Methods Pilot Summary: Cultural Ecosystem Services in Estuary Stewardship and Management

Report Resource
October 2022

Ecosystem service assessments are a top priority at many reserves in the National Estuarine Research Reserve System. However, within ecosystems services research, there is a critical gap surrounding the equitable representation of cultural ecosystem services (CES) — one of four main categories of ecosystem services (the others being supporting, provisioning, and regulating services). In collaboration with Reserve partners in Heʻeia and Kachemak Bay, this project aims to advance the equitable representation of CES in estuary stewardship and management within and beyond the NERRS. To do so, the project team implemented an interdisciplinary and mixed methods approach, including the development of informational materials for diverse end users.

About this resource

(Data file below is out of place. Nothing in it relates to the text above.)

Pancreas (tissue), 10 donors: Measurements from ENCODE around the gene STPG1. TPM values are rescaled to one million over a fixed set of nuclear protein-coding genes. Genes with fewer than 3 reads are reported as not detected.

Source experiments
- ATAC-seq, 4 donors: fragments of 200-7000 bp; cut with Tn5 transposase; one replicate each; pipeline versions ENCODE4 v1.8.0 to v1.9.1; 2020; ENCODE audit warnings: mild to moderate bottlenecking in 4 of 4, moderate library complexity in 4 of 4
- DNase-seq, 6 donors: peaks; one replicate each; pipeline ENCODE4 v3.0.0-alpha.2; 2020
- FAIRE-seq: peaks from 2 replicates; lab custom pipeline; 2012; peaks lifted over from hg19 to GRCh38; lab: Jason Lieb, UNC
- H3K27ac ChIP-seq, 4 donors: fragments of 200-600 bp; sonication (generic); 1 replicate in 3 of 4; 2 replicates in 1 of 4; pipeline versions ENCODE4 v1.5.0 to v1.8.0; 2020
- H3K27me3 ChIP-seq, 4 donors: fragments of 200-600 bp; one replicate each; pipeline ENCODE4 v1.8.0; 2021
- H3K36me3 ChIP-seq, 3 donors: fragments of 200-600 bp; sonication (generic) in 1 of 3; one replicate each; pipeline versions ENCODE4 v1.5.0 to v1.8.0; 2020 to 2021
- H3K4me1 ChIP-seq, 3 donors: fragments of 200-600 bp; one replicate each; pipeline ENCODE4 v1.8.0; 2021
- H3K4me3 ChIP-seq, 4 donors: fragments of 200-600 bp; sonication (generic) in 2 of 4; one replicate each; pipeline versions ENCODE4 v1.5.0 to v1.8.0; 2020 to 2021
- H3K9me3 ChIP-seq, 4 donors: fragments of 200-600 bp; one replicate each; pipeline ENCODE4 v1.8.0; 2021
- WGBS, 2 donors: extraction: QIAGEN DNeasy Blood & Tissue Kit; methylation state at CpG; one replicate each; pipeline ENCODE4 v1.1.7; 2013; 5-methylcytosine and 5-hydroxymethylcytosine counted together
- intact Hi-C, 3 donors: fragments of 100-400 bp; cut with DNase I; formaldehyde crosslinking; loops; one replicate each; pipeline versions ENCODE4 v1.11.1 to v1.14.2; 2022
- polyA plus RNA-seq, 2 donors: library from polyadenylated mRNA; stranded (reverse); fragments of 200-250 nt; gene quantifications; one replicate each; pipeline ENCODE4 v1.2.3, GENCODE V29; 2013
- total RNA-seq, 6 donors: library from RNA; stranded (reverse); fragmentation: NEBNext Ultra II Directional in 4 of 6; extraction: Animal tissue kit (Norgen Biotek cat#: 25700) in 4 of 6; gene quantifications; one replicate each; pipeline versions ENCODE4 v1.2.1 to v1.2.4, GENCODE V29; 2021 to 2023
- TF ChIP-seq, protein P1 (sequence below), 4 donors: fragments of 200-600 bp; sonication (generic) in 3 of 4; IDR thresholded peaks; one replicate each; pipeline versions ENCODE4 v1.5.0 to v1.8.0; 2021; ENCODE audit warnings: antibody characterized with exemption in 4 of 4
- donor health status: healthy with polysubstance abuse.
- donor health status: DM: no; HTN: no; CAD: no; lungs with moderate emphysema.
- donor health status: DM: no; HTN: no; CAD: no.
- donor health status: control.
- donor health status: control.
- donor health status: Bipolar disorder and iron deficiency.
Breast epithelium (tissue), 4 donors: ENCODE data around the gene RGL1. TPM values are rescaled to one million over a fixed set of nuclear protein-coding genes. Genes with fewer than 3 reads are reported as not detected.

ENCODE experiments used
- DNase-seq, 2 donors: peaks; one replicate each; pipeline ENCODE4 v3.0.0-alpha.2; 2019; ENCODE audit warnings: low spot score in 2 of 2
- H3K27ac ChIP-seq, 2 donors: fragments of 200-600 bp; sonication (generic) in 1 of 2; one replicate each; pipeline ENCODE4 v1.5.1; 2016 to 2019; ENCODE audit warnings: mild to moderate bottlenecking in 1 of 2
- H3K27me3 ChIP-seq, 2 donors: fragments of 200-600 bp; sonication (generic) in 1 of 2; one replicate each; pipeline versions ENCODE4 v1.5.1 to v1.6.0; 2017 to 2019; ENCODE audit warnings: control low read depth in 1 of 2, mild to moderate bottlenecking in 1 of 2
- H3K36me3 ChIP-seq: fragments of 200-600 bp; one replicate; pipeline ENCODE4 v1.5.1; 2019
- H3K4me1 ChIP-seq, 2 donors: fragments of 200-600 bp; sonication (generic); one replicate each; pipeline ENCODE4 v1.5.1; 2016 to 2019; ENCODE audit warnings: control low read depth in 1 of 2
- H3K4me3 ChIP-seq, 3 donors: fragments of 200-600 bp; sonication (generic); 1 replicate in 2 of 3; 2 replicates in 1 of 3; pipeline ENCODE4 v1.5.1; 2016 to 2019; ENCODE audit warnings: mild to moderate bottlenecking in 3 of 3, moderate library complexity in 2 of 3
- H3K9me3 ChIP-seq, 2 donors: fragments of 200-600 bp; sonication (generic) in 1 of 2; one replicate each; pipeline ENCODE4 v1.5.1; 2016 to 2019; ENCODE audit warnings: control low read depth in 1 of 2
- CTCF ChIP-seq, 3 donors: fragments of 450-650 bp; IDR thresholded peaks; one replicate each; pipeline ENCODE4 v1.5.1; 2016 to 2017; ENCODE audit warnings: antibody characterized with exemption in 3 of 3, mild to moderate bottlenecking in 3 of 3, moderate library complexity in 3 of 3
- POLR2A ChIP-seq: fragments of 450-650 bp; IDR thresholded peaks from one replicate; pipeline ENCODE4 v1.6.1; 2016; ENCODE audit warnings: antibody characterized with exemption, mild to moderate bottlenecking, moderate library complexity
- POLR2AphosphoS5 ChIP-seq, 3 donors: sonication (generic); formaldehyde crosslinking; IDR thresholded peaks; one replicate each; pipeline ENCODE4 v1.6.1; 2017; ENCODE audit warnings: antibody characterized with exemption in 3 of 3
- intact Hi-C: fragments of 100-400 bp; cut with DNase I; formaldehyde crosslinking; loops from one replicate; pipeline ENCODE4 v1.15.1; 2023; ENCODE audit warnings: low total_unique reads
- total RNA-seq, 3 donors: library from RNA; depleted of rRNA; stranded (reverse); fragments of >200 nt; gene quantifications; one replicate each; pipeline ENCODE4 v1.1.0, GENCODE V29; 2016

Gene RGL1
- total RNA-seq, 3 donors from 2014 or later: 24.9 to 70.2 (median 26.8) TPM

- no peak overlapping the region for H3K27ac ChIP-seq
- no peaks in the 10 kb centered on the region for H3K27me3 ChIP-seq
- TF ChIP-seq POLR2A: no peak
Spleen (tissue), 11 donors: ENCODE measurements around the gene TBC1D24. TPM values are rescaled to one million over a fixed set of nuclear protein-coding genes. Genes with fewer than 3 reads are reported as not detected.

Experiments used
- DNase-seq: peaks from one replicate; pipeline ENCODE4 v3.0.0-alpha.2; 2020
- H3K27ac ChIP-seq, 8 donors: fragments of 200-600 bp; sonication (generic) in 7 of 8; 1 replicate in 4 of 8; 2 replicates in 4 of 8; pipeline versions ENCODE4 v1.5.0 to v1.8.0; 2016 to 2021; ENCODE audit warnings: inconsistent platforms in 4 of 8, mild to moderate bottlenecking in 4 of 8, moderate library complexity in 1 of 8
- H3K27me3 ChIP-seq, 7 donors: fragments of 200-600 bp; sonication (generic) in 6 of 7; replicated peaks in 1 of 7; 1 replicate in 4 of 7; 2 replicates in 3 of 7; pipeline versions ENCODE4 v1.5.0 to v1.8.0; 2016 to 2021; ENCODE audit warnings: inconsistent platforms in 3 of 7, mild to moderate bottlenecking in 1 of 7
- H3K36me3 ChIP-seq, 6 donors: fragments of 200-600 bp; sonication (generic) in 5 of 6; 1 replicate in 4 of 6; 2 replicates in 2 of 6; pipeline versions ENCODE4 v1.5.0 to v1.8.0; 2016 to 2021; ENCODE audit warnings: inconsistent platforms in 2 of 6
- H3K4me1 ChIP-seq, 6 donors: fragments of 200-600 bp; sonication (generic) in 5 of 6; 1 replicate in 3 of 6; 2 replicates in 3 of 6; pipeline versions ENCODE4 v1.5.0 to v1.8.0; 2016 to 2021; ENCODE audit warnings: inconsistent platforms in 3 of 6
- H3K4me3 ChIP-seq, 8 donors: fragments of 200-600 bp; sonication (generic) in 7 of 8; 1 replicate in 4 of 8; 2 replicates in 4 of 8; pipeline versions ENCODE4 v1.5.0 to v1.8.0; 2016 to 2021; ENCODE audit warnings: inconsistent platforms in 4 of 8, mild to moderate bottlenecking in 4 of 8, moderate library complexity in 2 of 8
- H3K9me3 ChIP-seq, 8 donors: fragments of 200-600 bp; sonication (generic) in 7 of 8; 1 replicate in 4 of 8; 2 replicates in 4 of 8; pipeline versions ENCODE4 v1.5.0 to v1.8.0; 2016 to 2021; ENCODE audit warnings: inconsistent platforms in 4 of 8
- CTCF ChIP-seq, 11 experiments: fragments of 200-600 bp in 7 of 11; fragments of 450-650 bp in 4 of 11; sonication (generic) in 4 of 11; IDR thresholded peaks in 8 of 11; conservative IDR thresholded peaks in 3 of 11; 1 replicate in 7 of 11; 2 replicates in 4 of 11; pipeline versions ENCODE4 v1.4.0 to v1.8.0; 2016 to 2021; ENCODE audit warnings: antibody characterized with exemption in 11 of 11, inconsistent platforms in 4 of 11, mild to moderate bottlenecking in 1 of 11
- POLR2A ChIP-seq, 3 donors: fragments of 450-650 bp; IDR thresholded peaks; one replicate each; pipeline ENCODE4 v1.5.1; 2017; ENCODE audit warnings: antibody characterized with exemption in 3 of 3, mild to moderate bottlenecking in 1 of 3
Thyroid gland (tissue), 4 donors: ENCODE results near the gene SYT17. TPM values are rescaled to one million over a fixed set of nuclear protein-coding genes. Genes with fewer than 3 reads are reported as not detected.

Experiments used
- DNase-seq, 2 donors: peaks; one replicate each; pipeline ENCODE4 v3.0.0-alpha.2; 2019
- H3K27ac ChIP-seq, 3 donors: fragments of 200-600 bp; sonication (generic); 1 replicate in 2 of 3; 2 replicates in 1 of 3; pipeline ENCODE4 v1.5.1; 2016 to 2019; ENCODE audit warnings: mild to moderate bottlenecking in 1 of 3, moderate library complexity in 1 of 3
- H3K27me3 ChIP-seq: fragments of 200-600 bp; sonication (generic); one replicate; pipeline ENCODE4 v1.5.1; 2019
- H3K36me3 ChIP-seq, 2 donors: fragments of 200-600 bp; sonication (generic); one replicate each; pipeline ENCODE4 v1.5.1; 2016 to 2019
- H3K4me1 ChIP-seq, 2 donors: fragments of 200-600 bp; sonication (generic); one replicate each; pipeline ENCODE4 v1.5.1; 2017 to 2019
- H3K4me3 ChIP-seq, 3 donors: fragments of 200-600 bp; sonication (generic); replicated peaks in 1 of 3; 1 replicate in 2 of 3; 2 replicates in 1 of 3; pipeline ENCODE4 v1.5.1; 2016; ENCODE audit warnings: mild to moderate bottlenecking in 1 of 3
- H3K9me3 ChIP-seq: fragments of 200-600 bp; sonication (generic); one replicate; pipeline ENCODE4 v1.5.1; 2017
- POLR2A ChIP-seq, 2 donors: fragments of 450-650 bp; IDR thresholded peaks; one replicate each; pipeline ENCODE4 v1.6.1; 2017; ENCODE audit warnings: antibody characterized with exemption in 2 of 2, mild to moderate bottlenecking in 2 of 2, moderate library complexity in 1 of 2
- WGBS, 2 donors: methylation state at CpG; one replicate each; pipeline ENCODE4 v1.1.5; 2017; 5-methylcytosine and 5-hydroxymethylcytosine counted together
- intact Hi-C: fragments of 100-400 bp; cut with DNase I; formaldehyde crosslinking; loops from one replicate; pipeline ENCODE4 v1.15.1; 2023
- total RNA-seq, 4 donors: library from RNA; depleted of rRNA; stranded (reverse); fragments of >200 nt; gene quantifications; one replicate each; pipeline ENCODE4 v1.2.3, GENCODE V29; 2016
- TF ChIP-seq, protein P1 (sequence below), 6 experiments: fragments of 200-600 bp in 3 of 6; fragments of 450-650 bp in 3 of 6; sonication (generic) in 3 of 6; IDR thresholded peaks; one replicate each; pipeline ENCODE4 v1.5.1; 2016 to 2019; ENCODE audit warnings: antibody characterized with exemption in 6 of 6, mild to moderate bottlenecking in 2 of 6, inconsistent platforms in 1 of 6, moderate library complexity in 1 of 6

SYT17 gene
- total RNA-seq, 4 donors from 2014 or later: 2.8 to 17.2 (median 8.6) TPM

This report summarizes highlights and key takeaways from an April 2022 Reserve Exchange and Methods Pilot with representatives from the Heʻeia National Estuarine Research Reserve (Hawaiʻi) and the Kachemak Bay National Estuarine Research Reserve (Alaska). Organized by the project team, the Reserve Exchange and Methods Pilot provided an important setting to exchange knowledge and experiences on the topics of cultural ecosystem services (CES), community engagement, and long-term relationship building to advance estuary research and management. Through a series of activities and facilitated discussions held over the course of three days, the small group shared and compared questions, knowledge, and insights on CES in a peer-to-peer learning environment. Together the group piloted five distinct CES assessment methods (a subset of a longer list of methods distilled by the project team) to begin to evaluate each method’s strengths, weaknesses, and applicability within each reserve. The information provided in this report is not intended as an exhaustive evaluation of CES methods as it is one output from a brief, yet meaningful exchange among a small group from two reserves. This report is, however, intended to serve as a source of inspiration for those who may be interested in implementing CES assessment methods and are seeking information on how to begin.

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